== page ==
The insider stated last month, that for now, there will be no official comment from the King or the Prince of Wales on its incendiary contents, including allegations of racism and ‘unconscious bias’ and a series of barbs aimed at Charles, William, Kate Middleton and other royals.
Harry has said his family also failed to understand that his wife-to-be needed protection against racist attacks.
Ms Garbus, in her Vanity Fair interview published today, revealed exploring issues of racism, colonialism and alleged white supremacy in the British Monarchy was her idea.
‘For me, what was really important was to connect the dots to these larger historical issues,’ she told the magazine, adding that the couple was, ‘to their credit, very open and willing to journey down some of the paths that they might not have originally considered.’
‘The love story is the spine, but, for me, it was always necessary to…connect the dots to the personal story and the larger historical context,’ Ms Garbus stated.
The Vanity Fair report comes on the heels of Harry’s memoir, Spare, which hit the couple’s popularity on both sides of the Atlantic.
Meghan raised ‘gentle concerns’ about Harry’s decision to release Spare and was worried if it was the right move, it was claimed today.
Meghan, 41, is said to have expressed concerns that the book could ruffle feathers.
The Vanity Fair report comes on the heels of Harry’s memoir, Spare, which hit the couple’s popularity on both sides of the Atlantic. Meghan raised ‘gentle concerns’ about Harry’s decision to release Spare and was worried if it was the right move, it was claimed today. She and Harry are pictured in Episode 1 of Harry & Meghan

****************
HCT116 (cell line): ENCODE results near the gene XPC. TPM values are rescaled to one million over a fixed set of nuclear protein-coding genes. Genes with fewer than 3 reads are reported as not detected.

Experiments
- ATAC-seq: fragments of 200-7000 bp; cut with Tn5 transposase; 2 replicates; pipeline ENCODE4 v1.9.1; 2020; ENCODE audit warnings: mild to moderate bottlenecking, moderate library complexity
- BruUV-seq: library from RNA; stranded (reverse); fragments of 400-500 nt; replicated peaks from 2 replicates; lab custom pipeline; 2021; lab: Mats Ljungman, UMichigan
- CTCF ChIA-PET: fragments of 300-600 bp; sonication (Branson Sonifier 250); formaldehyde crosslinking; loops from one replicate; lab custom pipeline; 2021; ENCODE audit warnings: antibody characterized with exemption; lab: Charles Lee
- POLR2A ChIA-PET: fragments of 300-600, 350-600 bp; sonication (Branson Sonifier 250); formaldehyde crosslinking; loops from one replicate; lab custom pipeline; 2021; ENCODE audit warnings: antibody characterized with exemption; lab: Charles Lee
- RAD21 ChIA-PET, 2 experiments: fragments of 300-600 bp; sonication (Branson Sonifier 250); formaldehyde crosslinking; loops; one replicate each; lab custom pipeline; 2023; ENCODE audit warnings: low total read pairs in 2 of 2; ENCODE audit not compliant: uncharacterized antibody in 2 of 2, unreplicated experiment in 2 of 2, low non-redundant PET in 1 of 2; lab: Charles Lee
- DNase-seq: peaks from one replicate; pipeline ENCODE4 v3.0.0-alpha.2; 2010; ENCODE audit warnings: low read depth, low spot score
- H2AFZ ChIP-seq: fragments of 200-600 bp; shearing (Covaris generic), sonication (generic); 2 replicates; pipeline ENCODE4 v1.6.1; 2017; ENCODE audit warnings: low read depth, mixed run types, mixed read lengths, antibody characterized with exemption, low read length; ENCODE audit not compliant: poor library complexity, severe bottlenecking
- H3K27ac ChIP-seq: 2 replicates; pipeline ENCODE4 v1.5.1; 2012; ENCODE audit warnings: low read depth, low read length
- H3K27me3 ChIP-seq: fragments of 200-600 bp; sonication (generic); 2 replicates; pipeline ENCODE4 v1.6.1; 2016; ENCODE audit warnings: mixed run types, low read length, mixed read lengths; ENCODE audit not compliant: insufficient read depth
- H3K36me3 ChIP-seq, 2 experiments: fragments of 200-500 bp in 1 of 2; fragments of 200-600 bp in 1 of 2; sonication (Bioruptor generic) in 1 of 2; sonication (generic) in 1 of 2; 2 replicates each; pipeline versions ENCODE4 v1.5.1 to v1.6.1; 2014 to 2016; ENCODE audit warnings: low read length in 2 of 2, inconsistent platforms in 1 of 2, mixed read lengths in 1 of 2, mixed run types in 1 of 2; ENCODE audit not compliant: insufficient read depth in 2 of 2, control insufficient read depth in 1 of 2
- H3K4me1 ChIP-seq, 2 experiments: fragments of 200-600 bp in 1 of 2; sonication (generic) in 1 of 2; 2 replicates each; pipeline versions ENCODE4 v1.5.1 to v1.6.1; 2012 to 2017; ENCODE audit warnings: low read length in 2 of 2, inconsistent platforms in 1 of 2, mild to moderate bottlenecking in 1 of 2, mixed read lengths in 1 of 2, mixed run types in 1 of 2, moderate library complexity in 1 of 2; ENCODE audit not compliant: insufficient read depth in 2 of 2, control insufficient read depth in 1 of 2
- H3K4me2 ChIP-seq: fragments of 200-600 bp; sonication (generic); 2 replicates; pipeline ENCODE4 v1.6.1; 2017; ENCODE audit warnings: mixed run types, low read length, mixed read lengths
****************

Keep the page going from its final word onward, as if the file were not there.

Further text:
The royal couple are known for putting on a united front, including during the incendiary interview with Oprah Winfrey in March 2021. Harry was also in the audience with schoolchildren in New York when Meghan promoted her book The Bench.
But as Harry released his explosive memoir, which slams his family and reveals that he killed 25 Taliban fighters, Meghan has been notably absent from any promotion or interviews.
She allegedly stayed away because she would have been accused of ‘trying to steal the limelight’ – but also ‘media-savvy’ Meghan may have raised gentle concerns about whether the book was the right move, one insider told the Telegraph.
The source said: ‘Is this the way she would have approached things? Possibly not. But she will always back him and would never have got involved in promoting such a personal project. This was about his own life, his journey and his own perspective.’
The book’s release has coincided with Harry’s popularity dropping to an all-time low after the fallout from his memoirs – in both the US and the UK.
It was said by a source close to the couple that Meghan was ‘more wary’ about the extremely personal memoir than the prince was, adding she may have raised ‘gentle concerns’
The Duke of Sussex’s autobiography has sold 750,000 copies across all formats – print, audio and e-book – in the UK since its publication on January 10